PETALING JAYA: Demand for landed residential units is still promising despite the current property glut, said an official from a local real estate services provider.
CBRE|WTW managing director Foo Gee Jen (pic) said that in spite of confidence issues among property buyers, there was still good demand for “the right products,” especially for landed units.
“Despite the issue with the confidence levels, some developers are still registering good sales for landed and affordable homes. High rise developers meanwhile are having to offer a lot more freebies, with some even offering their own financing.
“But you don’t see that for landed property as the demand is still there,” he said at a press conference announcing the joint venture (JV) between real estate agencies CH Williams Talhar & Wong Sdn Bhd (WTW) and CBRE last week.
He emphasised that one of the biggest issues facing the current property sector is not oversupply, but instead a mismatch of supply and demand.
“Developers are putting the wrong products in the market and this is not what the masses want. The demand is there but it’s not the correct product. So the question is, how long will the market take to absorb (these products)?”
As an example of a mismatch between demand and supply, Foo cited low-cost housing in areas that were not accessible to the proper target audience.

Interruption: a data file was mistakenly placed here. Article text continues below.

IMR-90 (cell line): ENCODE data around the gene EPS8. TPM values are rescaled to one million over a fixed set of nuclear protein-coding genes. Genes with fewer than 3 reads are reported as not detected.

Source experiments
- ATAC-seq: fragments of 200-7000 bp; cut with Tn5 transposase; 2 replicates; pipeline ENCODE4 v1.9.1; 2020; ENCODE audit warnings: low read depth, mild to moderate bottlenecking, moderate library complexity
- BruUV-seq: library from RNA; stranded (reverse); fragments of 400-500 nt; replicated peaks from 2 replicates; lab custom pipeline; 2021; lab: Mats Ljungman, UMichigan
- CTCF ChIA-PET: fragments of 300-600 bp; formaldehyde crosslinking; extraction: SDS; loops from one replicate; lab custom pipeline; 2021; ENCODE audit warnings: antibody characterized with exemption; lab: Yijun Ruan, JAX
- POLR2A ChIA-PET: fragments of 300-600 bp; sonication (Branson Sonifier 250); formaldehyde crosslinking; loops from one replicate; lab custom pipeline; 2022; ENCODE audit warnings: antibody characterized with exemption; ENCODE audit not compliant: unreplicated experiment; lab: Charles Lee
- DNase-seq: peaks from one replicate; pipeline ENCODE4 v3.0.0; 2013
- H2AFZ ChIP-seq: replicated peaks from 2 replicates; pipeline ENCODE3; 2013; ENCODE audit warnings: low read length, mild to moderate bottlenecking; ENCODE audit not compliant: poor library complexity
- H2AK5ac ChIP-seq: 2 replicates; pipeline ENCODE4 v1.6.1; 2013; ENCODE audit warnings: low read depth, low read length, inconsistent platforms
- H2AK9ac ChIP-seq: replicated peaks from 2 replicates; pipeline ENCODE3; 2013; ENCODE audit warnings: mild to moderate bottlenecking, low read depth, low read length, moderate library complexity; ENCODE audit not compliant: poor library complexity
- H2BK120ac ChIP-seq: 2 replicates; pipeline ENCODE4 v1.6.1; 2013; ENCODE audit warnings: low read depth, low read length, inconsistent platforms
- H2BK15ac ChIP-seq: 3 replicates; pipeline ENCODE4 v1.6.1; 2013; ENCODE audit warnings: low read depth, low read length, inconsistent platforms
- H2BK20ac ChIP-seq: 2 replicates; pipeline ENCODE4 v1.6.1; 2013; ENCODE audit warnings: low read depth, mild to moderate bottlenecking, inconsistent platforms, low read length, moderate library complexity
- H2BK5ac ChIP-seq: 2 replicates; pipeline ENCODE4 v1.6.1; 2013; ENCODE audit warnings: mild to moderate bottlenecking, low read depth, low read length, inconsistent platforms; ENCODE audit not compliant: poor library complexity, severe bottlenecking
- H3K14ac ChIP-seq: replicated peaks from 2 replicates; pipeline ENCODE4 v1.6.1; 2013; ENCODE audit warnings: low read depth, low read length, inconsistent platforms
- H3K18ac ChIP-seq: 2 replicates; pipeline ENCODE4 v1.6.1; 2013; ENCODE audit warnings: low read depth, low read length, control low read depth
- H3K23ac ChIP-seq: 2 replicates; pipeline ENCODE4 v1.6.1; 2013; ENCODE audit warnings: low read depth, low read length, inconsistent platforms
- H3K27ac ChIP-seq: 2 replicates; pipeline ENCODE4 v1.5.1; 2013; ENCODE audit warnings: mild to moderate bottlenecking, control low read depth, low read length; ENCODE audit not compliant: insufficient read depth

“For instance, there are low-cost properties built in Bukit Beruntung. But the daily toll and fuel cost of travelling to Kuala Lumpur for work is heavy for the type of people living in such homes.
“Also, there are so many high-end shoebox units now and Malaysia is unlike Singapore or Hong Kong. We still have plenty of land. If you’re putting the right property in the right location - you’ll still see a long queue of people attending the launches.”
CBRE, the world’s largest commercial real estate services firm and a Fortune 500 company, announced yesterday that it had acquired a significant interest in Malaysia’s largest real estate service provider, WTW, WTW Real Estate Sdn Bhd and WTW Property Services Sdn Bhd.
The business will rebrand as CBRE|WTW effective immediately, with WTW holding a 51% stake in the JV. WTW network of 13 offices in Peninsula Malaysia.
CBRE Asia Pacific chief executive officer Steve Swerdlow said the collaboration was consistent with the firm’s strategy to grow in South-East Asia.
“At a time when planning is underway to link Malaysia and Singapore via high speed rail and with the Asean Economic Community and the Trans Pacific Partnership facilitating greater collaboration for both countries and their wider partner countries, this offers many opportunities for cross border activities when they arise.”
With CBRE as a strategic partner, Foo said the firm can now help its clients expand their activities beyond Malaysia, providing them with more options through a diverse means of expertise. “Conversely we can be a party to help bring greater meaningful inbound investments into the Malaysian market via the CBRE global network.”